Trump administration’s Turkey appeasing coming to an end - analyst

The U.S. State Department under President Donald Trump gave Turkey “everything it wanted,” but now, on Trump’s way out of office, is “hinting that it has had enough,” analyst Seth J. Frantzman wrote for the Jerusalem Post on Tuesday.

Trump allowed Turkey to invade northern Syria’s formerly Kurdish-controlled Afrin in 2018, the analyst said, and then to target U.S.-allied Kurdish forces in 2019 in northeast Syria.

The recent change in attitude may be a bid to sabotage President-elect Joe Biden’s future efforts for stability in the region, Frantzman said.

U.S. Secretary of State Mike Pompeo’s failure to meet with any Turkish officials in his Tuesday visit to the country has also humiliated Washington, according to the analyst.

Pompeo met with Ecumenical Patriarch Bartholomew I in Istanbul during his stop in Turkey in the seven-country tour of the region, but not any government officials. Turkish media reported that the secretary had asked for appointments, but was refused by Ankara.

In any case, Pompeo’s “decision to get tough on Turkey comes a year after his own administration opened the border in northern Syria so Turkey could attack America’s partners,” Frantzman said. U.S.-allied Syrian Democratic Forces (SDF) suffered heavy losses in Turkey’s incursions, and civilians including Kurdish politician Hevrin Khalaf were “hunted down and murdered by Turkish-backed Syrian extremists,” he added.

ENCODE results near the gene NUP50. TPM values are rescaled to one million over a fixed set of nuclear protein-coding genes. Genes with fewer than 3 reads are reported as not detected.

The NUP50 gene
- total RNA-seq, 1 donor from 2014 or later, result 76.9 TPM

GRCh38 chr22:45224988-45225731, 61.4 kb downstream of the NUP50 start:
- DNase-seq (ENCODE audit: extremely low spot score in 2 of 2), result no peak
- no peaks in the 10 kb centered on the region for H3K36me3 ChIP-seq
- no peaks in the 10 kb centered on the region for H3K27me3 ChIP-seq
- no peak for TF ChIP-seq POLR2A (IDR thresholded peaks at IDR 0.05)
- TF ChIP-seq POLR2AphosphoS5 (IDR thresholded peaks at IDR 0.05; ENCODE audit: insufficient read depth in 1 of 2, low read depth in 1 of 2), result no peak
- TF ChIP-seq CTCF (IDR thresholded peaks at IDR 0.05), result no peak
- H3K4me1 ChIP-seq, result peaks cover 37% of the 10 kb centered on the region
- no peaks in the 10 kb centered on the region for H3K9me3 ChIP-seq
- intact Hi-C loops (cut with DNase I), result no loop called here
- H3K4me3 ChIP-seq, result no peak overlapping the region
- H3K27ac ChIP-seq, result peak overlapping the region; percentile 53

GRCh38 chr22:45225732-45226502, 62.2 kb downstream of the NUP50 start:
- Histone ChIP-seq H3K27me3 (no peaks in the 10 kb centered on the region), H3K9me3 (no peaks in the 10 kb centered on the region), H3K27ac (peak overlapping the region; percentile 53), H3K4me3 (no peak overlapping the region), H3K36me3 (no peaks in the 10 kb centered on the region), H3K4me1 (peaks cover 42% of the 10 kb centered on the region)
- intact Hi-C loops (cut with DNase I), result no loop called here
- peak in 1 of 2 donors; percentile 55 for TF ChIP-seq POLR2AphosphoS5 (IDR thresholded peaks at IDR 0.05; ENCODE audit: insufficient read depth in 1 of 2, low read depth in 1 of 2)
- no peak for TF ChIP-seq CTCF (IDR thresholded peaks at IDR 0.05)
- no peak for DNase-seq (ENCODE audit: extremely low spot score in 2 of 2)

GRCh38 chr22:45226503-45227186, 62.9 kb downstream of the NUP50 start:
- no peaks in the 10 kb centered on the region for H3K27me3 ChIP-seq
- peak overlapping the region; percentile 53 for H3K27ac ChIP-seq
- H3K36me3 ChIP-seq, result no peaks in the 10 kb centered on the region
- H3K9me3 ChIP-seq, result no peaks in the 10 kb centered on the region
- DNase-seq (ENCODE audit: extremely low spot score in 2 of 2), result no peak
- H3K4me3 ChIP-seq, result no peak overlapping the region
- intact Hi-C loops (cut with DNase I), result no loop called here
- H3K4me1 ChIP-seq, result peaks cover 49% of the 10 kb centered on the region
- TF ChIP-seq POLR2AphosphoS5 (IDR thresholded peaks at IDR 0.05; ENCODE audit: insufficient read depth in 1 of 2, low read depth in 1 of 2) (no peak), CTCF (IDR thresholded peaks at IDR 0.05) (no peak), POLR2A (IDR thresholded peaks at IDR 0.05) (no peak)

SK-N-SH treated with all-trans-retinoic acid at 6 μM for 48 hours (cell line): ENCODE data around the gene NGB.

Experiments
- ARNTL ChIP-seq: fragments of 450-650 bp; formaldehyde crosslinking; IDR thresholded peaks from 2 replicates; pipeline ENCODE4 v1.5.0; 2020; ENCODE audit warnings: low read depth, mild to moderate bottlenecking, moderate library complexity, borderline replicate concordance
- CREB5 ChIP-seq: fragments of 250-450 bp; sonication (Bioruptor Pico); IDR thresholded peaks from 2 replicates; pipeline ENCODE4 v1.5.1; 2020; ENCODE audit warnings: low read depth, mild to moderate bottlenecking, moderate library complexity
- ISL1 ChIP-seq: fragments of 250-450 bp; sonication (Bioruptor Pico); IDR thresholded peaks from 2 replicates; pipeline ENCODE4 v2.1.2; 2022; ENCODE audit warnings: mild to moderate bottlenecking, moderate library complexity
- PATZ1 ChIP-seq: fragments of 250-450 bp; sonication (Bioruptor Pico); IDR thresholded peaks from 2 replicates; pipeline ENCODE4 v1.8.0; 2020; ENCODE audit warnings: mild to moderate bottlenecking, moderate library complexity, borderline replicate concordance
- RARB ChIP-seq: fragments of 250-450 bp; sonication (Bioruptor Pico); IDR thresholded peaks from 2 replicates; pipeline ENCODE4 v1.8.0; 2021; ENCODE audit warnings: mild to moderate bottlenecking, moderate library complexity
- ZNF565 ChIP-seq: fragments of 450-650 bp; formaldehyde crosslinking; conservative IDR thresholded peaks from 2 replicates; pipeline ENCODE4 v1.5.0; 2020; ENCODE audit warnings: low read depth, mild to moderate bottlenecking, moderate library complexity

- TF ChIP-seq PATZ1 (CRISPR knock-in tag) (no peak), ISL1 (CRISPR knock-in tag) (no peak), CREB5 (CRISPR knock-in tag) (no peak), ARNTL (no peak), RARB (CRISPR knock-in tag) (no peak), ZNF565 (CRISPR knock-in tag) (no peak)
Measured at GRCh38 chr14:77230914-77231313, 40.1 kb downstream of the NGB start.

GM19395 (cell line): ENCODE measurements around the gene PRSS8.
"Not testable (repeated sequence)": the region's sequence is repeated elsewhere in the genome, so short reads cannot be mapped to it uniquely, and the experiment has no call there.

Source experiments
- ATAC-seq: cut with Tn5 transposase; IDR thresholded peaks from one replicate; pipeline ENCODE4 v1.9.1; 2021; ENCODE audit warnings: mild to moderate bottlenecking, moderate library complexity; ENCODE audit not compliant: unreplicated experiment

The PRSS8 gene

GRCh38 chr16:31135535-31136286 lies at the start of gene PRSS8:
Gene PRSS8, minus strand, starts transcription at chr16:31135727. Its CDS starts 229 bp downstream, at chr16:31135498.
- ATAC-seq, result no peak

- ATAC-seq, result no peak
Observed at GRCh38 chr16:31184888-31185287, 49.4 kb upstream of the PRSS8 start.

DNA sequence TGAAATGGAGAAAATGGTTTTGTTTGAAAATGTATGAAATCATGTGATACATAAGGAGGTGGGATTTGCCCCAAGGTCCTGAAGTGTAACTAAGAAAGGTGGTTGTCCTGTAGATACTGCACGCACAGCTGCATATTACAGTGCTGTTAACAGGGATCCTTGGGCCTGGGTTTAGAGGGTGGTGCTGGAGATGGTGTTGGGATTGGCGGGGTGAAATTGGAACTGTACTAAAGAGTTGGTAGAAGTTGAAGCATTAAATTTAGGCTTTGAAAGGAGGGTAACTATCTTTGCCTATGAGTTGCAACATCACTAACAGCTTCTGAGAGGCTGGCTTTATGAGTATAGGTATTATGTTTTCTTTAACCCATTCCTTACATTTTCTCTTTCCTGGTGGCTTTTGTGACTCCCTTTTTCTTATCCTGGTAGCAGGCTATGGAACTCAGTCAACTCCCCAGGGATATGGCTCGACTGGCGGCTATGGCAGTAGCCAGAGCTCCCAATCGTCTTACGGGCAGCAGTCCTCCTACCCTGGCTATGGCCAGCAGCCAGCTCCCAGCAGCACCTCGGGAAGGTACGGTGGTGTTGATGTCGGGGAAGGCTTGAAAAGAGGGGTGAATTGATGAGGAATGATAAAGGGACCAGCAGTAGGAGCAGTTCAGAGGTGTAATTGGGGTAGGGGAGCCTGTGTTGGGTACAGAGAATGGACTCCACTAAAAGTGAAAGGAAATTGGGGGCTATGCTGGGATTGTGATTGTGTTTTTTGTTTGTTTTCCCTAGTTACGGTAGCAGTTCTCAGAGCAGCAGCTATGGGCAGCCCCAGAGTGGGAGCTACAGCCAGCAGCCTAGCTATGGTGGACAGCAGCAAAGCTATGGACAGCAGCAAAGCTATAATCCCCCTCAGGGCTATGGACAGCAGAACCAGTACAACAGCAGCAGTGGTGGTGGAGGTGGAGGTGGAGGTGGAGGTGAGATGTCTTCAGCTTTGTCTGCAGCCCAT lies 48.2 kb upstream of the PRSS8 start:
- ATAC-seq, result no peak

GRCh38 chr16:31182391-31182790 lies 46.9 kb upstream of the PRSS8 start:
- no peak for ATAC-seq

The analyst said Turkey had sent Syrian mercenaries to fight on the side of Azerbaijan in Baku’s conflict with Armenia over the Nagorno-Karabakh territory in the southern Caucasus, which Ankara and Baku both deny.

After Syria’s Afrin and Tel Abyad, Nagorno Karabakh was the third region where Turkey used Syrian extremists for ethnic cleansing, Frantzman said.

If the United States wants to deal with Turkey, it needs to create trade-off deals, and “not just give Ankara everything it wants while Ankara works to sabotage US policy and work with terrorists,” he said. Washington’s unwillingness to take Turkey seriously has encouraged the country to turn further away from U.S. interests, he added.

The United States also treated the SDF as temporary and transactional partners, pushing them into working with Damascus and Moscow as well, he said, in an attempt to appease Turkey. U.S. diplomats were also involved in the process that led to the Kurds’ exclusion from talks on Syria’s future.

In turn, Frantzman said, Turkey showed in several instances that it would prefer Russia-Iran over the United States no matter how much it was given in Syria.

Ankara also activated and tested the Russian-made S-400 missile defence systems, and did so on a jet that belonged to NATO ally Greece in the summer of 2020. Still, as late as March 2020, Ankara had “gotten the US to offer Patriot missiles to Turkey if the S-400 wasn’t switched on.”

Turkey was removed from the U.S.-led F-35 stealth fighter jet programme over its purchase of the Russian weapons system, which the United States said was incompatible with NATO systems and caused a security risk.

There was bipartisan support from Washington to impose sanctions on Turkey as well.

What ended up being too much for Washington was Turkey suggesting that the United States pay Ankara to send the S-400s back to Russia, Frantzman said.